In most of modern society, it’s relatively easy to look the other way and avoid references to death, especially in the animal kingdom. We don’t hear much about the demise of animals in the wild when we drive along a mountain highway like the Blue Ridge Parkway, or when we are travelling through one of the empty landscapes of America’s great Southwest (unless, of course, something runs out on the interstate highway in front of us, and then we give the animal our full attention!).
On safari, though, the subject of life and death becomes a constant theme, and sometimes, when there are children to tell safari stories to (like one’s grandchildren), there’s a little confusion when one has to describe how natural and “normal” it is for the predators to seek out other animals so they can feed themselves. And since the animals they feed on are often beautiful zebras and other graceful animals (like the gentle antelopes), animals that children have come to think of as cuddly and “sweet,” it gets a little difficult to talk about the wild chase that goes on when the lion or leopard is running down one of those pretty animals.
But that’s the way nature is, and the point is very well made when one goes on the migration safari. With so many, many animals, there are often the remains of a kill just left in the field – or near the road – since the big cats have plenty of food (especially in August, when so many animals have made it across the rivers – even the crocodile-infested rivers – and there are hundreds of thousands of animals all over the place). At this time of year, the predators aren’t particularly rushing to get their next meal, since they are already well fed.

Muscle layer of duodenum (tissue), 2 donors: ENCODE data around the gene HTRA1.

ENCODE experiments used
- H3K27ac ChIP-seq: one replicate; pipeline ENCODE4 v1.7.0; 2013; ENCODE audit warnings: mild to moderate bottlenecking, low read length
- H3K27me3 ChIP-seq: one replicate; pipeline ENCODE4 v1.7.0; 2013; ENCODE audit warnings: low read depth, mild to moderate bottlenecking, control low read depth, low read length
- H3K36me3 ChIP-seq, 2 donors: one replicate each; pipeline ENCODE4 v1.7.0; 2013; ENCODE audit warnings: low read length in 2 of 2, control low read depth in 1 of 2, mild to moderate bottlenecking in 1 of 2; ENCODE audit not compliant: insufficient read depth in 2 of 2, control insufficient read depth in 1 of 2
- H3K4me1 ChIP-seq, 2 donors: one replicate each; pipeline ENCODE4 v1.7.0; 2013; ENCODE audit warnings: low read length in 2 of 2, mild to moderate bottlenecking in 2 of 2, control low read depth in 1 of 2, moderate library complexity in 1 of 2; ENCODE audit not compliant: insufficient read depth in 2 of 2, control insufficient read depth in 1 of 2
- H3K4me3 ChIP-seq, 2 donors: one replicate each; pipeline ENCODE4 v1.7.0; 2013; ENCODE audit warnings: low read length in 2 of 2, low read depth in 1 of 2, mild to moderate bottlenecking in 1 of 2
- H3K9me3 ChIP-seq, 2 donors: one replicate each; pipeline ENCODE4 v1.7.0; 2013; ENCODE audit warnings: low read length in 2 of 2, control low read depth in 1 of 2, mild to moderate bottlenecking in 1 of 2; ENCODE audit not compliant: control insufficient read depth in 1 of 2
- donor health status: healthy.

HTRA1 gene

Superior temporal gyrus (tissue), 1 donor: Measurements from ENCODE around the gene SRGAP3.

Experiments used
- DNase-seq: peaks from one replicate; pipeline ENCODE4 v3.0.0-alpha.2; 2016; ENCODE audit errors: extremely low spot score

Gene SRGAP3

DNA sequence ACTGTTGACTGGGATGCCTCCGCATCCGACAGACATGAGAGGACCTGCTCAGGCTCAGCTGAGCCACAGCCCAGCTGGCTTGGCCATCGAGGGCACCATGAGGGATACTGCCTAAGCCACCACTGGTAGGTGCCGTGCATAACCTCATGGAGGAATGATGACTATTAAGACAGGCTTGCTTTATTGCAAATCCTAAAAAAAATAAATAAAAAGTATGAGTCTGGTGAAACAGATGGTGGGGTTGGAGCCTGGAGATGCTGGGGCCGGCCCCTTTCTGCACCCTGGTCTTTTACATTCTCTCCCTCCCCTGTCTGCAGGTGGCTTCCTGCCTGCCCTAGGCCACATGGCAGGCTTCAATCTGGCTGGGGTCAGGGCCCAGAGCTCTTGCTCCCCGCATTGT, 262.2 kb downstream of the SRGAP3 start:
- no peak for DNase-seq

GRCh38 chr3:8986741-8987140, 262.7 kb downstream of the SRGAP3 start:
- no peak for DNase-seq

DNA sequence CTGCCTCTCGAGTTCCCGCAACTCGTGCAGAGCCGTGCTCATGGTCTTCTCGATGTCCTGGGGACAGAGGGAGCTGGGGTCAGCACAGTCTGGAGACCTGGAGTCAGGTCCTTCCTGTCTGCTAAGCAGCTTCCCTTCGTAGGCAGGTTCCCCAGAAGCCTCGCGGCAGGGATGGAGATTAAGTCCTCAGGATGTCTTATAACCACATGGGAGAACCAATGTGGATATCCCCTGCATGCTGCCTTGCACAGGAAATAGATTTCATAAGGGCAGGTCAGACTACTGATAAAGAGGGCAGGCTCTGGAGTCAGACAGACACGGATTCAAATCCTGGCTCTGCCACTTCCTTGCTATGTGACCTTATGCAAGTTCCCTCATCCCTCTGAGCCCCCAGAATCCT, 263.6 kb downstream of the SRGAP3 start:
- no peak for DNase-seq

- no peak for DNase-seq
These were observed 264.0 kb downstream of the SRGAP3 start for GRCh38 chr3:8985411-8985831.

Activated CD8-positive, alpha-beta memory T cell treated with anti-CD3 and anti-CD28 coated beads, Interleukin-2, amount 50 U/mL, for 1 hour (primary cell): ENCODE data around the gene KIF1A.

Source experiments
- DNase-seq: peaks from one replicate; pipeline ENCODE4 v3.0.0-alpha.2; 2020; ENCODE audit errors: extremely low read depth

But predators aren’t the only cause of death in the migration. Again, it’s the numbers, and with all those animals, some must simply have died, perhaps of old age, or fatigue, or simply of some illness (My driver Charles has become very adept at spotting a lone animal – especially a wildebeest or African buffalo – and determining that it is ill and has gone off by itself to die). There are plenty of dead animals around.
Animals also drown, a sight that surprised us when we made it to the Mara Bridge. It was a little sad to discover so many vultures and Marabou Storks sitting around on the rocks or on the edge of the water – themselves well fed – and then to see how many corpses were floating about in the river. It’s just a matter of averages, I suppose. Among all those wildebeests and zebras, some must have simply drowned when they couldn’t make it up the high cliffs on the other side, or they were just too tired to make it across.
So on safari, one is never far from death (as was certainly the case when my friends and I came upon the eight lions and the remains of their kill back in June). Viewing the migration, the safari-goer is going to be exposed to death even more often, to the extent of noticing that just in driving along the dirt roads and the tracks of the Masai Mara, one gets a frequent whiff of rotting flesh. Not enough to be disturbing (after all, we are in a moving vehicle) but there’s enough of it to make one aware, which isn’t usually the case when one goes on safari at other times of the year.